This chapter begins a book designed to help you create a winning wardrobe for western show events. We'll evaluate the main elements head-to-toe that make up your western show wardrobe, and discuss hints and visual tricks to help create the look you need in today's tough show competition. With these ideas in mind, you can assess both your horse and yourself to decide what elements in your present wardrobe to keep and what to update. No one knows better than yourself what you like, so remember that my suggestions are just that - nothing is written in stone, except in the show rulebook!
In this introduction, we'll first discuss some why, how, and how much issues of building a western show wardrobe. Next, we'll consider basics of color and style. In future chapters, we'll focus on hats, vests, blazers and jackets, blouses and shirts, pants/belts/buckles, chaps, boots, saddle blankets, and accessories.
For a new rider with no wardrobe, plan on investing close to $1,000 initially for chaps, hat, show blanket, and assorted clothes for a quality western wardrobe suitable for showing competitively at local and regional level shows. Remember that quality basics will last for years and also have excellent resale value. Good show clothing is not an expense; it's an investment in your success.
Consider this: if you show once a month for four years, the difference between a terrific $1,000 wardrobe and an average-at-best $500 bunch of clothes is about $10 per show. Isn't it worth the extra ten bucks to look like a winner?
Do some investigation: consider a trip to the library for a book on fashion and color, and do your own research for both you and your horse. ("He's tall, dark, and chestnut.") Or check out the InterActiv - it's a fun way to preview color combinations for you and your horse. When it comes to color, trust your instincts, start simple, and study the impression color creates in the show ring before you start spending.
In general, horses are either "redheads" (sorrel, chestnut, red roan, rose gray, dun- horses with red hair) which look especially nice with softer earth-tone shades of sand, rust, brown, peach, and most any green tone, or "brunettes" (bay, black, white, most grays- horses with brown, black, or white hair) which can wear bright jewel-tone colors like red, blue, purple and also the greens well. "Neutral" color group horses include palominos, buckskins, and grullas who can use either the earth-tone or jewel-tone accents, depending on the rider's preferences, horse's coat color, and the horse's markings.
Some horses including Appaloosas, Pintos, and Paints are a little harder to classify. If your horse has more than 50% body white, consider the brunette/jewel-tone colors to contrast with your horse's white coat and avoid a dreary "sand chaps on almost white horse" combination. If your colorful horse has less than 50% body white, use his primary coat color as the determining factor: for example a minimal white sorrel overo Paint would probably look best in the redhead/earth-tone colors.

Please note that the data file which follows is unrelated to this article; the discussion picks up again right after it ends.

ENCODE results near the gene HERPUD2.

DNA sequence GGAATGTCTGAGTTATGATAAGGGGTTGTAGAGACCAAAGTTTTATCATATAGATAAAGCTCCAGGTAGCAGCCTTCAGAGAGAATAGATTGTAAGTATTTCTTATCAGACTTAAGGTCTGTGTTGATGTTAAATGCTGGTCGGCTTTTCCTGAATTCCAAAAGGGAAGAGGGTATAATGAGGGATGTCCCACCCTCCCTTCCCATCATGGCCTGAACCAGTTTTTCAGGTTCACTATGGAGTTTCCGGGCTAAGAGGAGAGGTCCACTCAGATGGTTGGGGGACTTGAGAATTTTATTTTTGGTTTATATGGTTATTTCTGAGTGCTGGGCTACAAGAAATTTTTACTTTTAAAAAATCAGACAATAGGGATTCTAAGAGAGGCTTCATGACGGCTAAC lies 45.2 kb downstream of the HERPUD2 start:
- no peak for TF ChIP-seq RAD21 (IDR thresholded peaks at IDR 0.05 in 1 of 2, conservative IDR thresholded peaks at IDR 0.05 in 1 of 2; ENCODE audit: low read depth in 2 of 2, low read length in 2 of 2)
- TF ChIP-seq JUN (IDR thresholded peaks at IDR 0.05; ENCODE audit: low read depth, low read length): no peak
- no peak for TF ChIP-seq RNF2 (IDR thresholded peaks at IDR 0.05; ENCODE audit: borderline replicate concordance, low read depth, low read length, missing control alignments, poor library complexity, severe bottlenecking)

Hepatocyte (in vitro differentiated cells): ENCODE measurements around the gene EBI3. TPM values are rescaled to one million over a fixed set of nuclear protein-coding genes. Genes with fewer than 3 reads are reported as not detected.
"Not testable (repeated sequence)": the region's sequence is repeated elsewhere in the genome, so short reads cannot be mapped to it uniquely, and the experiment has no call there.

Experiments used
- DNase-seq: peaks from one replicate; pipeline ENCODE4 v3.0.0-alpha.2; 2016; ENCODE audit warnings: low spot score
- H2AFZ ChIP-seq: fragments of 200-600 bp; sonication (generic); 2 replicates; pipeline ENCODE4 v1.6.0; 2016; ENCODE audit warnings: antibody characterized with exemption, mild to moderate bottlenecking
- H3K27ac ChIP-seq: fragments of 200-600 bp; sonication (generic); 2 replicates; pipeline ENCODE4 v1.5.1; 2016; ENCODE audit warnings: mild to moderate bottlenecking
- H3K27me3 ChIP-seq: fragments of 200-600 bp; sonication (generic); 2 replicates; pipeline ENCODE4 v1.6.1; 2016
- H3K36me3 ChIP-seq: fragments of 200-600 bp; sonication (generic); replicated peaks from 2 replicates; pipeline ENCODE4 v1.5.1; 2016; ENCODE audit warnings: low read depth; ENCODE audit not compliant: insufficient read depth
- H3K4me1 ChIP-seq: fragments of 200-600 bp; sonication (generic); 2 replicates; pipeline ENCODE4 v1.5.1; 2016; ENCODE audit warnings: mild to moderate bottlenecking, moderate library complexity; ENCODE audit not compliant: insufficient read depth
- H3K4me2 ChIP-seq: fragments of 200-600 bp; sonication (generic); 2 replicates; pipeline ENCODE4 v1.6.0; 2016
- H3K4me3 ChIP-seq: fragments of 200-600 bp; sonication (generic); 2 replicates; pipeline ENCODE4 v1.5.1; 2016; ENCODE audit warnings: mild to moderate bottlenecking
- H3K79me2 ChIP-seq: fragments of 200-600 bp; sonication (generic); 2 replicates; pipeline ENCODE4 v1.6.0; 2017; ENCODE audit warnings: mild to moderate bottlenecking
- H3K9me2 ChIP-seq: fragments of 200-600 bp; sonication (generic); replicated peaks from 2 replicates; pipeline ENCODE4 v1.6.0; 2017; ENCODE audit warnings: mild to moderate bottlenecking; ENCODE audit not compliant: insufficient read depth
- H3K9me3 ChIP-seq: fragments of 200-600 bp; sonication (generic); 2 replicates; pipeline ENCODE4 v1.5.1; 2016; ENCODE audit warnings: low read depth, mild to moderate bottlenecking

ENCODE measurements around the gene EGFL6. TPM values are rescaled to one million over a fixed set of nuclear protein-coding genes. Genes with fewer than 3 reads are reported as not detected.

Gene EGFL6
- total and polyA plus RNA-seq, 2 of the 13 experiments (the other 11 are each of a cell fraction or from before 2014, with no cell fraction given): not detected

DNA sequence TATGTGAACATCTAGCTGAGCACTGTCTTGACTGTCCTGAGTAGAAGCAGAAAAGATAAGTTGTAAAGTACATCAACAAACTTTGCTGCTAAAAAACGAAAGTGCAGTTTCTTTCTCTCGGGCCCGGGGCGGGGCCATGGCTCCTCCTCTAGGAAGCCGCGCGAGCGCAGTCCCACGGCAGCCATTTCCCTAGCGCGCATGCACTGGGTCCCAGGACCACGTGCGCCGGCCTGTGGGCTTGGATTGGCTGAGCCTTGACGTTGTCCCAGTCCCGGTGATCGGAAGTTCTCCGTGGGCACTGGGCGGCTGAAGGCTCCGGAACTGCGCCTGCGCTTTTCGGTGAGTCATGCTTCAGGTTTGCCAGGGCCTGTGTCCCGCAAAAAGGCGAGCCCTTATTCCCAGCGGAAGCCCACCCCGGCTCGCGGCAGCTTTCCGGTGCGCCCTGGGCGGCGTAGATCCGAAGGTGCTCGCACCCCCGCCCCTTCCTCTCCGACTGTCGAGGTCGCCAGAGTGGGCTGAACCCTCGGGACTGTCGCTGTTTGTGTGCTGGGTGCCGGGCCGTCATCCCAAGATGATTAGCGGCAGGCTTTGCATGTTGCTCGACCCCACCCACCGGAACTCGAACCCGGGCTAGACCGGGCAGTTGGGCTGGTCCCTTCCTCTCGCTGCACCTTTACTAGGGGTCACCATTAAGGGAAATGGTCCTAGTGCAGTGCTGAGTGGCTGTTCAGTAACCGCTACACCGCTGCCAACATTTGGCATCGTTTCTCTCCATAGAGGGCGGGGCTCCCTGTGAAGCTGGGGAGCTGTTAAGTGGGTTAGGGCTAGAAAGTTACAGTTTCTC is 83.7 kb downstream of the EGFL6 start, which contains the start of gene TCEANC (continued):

If you ride several horses, or aren't sure what color horse you may be showing, consider the versatile blue/green color range. From the palest mint to the deepest forest green, these colors look great on almost any horse color, and also carry well from a distance in the show ring. Picture a beautiful teal green shirt with a matching saddle blanket on a sorrel horse and a bay - it's a winning picture either way.
Keep in mind that dark colors minimize while light colors emphasize. Smaller patterned or vertical stripe fabrics will minimize and lengthen, while large, bold stripes or horizontal designs will shorten or broaden your figure. Remember, too, that the judge will be looking at you from at least 50 feet away, so tiny details will be lost but color and silhouette will carry from rail to rail. Make sure your outfit "reads on stage."
If you're bottom-heavy, you might consider a dark chap color to minimize "thighs of size" with a vertical patterned dark vest to minimize your middle, topped off with a lighter hat to visually draw the observer's eye upward and create the illusion of height in your upper body. If you're tall, a darker hat will visually compress you a little, especially with a darkish outfit below it. Busty? Try to keep layers- lapels, ties, collars- to a minimum on your chest and go for a color blend at the waist. Small, or trying to create a bigger or more adult impression? Go for a sharp color contrast between chaps and tops, and emphasize accessories- bolder ties or a little more jewelry, perhaps.
figure will look trimmer if you try to make everything-
chaps, belt, vest/jacket/shirt- come together at your
natural waist instead of your hips. No color or style
will erase your figure flaws, but careful choices can
emphasize your good points and minimize your weaknesses.
Trends come and go, but good taste is always in style
- just study breed journals and other magazines to see
what the look is in your area. Better yet, attend a
few shows like those you'll be competing in with a camera
to snap a few reminders of what you did or didn't like.
How do you create a winning look? Simply put, by planning. Great performances don't happen accidentally: they're scripted, rehearsed, and polished long before being presented to the judge. From head-to-toe and poll-to-hoof, you can improve your placings and performance by planning ahead.
All materials are copyright 2008 © Suzanne Drnec and cannot be reprinted or used in any way without express written permission.